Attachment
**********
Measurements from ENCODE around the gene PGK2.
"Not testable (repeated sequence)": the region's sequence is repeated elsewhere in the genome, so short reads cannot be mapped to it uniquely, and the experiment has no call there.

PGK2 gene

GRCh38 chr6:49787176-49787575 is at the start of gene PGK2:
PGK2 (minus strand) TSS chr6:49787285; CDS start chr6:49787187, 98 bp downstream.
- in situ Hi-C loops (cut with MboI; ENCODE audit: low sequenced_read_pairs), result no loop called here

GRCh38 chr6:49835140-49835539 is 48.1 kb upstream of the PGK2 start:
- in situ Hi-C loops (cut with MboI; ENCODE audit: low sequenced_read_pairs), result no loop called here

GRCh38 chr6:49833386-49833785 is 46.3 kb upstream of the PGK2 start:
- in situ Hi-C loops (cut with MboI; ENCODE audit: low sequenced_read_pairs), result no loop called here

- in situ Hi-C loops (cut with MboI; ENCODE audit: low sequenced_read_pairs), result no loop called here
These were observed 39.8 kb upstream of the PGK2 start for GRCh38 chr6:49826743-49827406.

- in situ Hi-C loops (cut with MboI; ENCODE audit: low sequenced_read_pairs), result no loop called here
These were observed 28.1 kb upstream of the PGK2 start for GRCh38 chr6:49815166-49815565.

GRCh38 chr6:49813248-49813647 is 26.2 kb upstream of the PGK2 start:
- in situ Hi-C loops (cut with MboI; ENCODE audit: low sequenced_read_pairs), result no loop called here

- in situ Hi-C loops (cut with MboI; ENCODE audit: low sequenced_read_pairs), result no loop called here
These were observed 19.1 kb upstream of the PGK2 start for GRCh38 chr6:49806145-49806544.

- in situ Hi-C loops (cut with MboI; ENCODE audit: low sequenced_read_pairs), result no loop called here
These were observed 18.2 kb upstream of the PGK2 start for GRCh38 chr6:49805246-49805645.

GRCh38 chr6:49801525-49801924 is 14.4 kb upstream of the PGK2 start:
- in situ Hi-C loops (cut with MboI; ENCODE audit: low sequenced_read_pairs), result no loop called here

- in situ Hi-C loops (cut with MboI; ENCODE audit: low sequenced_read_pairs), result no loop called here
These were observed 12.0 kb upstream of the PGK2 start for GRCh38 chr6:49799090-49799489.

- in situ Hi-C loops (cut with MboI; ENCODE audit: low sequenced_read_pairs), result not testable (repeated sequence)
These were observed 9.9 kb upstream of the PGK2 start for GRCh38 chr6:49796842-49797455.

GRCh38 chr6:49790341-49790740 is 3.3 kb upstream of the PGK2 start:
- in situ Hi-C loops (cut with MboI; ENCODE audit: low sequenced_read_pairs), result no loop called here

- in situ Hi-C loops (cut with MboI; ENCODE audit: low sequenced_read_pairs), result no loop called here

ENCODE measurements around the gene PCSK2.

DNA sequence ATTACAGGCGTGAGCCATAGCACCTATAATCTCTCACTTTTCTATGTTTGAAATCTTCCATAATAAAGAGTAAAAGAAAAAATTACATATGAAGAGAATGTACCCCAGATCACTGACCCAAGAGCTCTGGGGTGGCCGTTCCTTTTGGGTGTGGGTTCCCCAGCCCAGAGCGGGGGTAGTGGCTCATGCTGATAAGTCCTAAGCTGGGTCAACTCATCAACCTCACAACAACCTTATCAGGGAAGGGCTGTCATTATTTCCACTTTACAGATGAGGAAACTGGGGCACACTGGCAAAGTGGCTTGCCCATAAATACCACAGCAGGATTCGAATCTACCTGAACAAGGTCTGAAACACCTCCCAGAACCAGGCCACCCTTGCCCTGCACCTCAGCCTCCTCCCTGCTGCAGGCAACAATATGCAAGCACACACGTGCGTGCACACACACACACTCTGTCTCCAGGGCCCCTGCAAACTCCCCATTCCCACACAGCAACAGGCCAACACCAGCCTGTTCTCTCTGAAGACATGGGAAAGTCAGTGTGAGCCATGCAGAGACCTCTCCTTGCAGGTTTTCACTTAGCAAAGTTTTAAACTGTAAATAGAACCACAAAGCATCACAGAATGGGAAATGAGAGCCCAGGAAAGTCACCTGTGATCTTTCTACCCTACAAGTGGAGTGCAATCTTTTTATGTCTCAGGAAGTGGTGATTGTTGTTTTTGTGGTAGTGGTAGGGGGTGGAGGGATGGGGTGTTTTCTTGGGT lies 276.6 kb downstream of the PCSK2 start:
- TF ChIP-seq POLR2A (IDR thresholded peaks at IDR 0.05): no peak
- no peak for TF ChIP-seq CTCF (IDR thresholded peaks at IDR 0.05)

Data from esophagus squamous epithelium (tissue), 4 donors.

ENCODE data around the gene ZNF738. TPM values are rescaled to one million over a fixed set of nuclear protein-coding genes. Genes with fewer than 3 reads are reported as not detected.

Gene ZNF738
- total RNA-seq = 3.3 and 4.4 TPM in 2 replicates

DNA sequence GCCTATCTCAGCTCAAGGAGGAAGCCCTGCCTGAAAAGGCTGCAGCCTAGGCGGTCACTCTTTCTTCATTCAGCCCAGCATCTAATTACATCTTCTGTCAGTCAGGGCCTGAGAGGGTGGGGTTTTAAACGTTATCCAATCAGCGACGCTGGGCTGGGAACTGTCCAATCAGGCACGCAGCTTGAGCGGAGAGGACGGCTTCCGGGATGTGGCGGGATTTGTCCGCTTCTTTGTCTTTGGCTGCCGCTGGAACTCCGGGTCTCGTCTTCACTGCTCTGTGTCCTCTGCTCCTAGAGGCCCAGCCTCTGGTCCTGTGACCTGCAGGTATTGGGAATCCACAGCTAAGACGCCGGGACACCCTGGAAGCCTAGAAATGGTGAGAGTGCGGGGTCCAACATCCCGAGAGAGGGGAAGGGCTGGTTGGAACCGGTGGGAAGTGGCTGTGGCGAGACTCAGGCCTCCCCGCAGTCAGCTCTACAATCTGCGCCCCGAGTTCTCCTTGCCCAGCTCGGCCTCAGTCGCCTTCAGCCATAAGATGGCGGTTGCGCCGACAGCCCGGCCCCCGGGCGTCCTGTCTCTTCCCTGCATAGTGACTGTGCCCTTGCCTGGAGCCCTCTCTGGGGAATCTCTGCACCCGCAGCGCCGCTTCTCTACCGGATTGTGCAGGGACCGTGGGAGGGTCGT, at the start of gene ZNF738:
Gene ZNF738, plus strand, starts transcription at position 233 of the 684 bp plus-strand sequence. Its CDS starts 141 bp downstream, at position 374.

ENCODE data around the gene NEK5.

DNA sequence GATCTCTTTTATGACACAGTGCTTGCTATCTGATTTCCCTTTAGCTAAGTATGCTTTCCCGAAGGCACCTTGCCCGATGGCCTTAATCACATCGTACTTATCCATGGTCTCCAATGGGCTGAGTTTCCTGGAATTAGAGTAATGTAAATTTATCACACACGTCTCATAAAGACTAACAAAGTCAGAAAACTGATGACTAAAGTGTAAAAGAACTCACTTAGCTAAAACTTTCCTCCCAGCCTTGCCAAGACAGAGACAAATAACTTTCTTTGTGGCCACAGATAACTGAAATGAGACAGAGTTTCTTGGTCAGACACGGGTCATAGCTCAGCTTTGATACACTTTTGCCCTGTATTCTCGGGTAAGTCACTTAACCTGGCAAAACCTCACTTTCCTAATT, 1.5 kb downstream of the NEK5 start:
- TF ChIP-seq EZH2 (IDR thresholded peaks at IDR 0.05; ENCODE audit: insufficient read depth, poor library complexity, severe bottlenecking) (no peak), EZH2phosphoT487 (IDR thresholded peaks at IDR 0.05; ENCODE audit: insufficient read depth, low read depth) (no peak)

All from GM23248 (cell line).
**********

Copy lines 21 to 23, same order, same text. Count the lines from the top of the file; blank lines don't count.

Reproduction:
GRCh38 chr6:49801525-49801924 is 14.4 kb upstream of the PGK2 start:
- in situ Hi-C loops (cut with MboI; ENCODE audit: low sequenced_read_pairs), result no loop called here

- in situ Hi-C loops (cut with MboI; ENCODE audit: low sequenced_read_pairs), result no loop called here